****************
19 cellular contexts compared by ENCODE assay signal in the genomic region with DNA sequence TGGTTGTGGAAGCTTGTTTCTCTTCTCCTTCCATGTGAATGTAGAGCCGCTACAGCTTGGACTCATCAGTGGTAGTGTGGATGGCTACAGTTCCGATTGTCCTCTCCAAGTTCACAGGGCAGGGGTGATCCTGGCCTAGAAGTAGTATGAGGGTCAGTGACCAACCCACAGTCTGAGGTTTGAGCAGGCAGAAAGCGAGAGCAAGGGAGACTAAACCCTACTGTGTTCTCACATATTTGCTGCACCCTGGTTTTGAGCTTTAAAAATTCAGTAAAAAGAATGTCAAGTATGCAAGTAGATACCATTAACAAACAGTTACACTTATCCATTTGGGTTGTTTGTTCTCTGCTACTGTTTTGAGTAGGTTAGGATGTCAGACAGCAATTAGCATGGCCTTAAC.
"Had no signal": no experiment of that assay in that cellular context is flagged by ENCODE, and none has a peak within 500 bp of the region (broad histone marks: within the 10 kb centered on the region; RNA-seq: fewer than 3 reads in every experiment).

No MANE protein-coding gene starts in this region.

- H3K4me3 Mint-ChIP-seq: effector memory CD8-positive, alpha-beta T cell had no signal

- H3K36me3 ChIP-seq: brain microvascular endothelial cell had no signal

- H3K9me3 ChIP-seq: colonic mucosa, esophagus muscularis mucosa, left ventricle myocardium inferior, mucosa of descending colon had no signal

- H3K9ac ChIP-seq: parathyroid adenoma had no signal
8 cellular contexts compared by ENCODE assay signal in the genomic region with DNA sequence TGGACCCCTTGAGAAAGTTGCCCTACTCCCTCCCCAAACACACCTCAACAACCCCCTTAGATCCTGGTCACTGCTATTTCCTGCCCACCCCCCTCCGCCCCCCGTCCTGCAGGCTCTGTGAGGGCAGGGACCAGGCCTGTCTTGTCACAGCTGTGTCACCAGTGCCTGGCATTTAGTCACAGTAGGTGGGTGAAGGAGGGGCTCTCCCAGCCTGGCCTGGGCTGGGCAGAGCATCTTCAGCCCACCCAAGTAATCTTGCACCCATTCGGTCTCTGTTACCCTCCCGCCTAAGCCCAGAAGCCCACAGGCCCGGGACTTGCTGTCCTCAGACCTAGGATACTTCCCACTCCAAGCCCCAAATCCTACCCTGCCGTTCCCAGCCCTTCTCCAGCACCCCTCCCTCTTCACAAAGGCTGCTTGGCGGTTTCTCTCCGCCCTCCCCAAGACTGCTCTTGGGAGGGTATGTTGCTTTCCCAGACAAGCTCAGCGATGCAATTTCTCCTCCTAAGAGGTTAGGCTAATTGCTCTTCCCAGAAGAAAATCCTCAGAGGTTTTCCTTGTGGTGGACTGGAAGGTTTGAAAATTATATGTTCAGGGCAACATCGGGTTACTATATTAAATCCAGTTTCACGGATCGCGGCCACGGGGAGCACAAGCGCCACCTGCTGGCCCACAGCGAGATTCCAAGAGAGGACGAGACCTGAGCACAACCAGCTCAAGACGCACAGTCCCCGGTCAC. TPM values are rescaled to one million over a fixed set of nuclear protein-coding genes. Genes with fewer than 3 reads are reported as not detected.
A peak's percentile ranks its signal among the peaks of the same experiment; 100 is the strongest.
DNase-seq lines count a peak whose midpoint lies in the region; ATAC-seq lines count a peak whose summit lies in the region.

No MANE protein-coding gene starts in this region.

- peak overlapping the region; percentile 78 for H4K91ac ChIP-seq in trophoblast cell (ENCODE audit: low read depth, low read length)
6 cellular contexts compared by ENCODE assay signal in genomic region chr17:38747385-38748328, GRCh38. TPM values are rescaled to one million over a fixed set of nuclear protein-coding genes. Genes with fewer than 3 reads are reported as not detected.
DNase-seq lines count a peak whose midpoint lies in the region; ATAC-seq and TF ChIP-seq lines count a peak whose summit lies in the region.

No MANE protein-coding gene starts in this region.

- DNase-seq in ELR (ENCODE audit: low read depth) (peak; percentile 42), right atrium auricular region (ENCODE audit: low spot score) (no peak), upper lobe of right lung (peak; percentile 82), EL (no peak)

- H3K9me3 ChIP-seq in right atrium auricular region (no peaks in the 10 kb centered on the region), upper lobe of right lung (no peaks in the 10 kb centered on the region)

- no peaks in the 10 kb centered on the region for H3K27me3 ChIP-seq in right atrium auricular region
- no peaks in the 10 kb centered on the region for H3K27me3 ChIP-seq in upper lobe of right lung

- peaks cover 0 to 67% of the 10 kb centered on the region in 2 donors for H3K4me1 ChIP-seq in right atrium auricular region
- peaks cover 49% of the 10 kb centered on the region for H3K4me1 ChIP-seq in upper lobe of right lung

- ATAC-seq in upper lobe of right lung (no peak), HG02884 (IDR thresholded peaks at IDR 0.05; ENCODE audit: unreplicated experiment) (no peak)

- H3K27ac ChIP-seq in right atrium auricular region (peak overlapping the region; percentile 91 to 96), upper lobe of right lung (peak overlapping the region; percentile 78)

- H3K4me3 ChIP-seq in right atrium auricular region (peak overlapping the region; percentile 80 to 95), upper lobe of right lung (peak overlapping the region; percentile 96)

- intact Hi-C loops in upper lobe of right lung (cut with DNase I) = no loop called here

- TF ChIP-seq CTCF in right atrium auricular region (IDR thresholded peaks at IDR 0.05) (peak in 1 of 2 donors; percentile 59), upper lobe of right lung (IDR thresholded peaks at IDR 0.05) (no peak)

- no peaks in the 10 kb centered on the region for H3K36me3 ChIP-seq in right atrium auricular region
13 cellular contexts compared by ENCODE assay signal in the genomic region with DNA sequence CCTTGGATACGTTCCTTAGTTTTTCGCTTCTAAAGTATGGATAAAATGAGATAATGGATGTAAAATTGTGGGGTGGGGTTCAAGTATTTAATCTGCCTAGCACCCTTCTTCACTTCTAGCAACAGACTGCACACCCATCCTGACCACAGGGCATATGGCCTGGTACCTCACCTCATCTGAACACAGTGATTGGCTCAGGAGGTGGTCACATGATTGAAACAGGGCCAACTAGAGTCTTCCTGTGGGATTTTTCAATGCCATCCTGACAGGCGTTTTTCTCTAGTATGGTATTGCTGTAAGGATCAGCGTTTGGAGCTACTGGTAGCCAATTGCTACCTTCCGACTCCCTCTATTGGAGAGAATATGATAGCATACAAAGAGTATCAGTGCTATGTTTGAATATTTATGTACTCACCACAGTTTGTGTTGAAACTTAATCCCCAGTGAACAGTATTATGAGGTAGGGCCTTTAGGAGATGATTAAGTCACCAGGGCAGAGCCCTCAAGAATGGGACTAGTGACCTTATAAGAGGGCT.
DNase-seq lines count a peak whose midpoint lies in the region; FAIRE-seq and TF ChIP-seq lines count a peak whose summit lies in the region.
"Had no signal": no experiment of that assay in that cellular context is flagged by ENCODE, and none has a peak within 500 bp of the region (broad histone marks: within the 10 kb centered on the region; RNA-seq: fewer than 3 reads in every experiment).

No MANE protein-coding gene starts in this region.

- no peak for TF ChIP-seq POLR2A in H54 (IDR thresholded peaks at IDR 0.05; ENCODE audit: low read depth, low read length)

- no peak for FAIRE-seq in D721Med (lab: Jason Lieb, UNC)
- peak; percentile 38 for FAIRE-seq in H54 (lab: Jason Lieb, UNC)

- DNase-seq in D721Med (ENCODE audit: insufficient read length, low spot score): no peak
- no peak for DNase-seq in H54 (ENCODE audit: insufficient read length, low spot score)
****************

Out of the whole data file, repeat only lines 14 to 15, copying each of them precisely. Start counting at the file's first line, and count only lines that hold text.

DNase-seq lines count a peak whose midpoint lies in the region; ATAC-seq and TF ChIP-seq lines count a peak whose summit lies in the region.

No MANE protein-coding gene starts in this region.